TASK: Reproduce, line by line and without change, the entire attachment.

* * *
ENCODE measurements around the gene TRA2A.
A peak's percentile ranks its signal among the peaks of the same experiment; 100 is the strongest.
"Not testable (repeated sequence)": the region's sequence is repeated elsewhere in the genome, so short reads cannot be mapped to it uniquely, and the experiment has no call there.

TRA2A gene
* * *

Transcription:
ENCODE measurements around the gene TRA2A.
A peak's percentile ranks its signal among the peaks of the same experiment; 100 is the strongest.
"Not testable (repeated sequence)": the region's sequence is repeated elsewhere in the genome, so short reads cannot be mapped to it uniquely, and the experiment has no call there.

TRA2A gene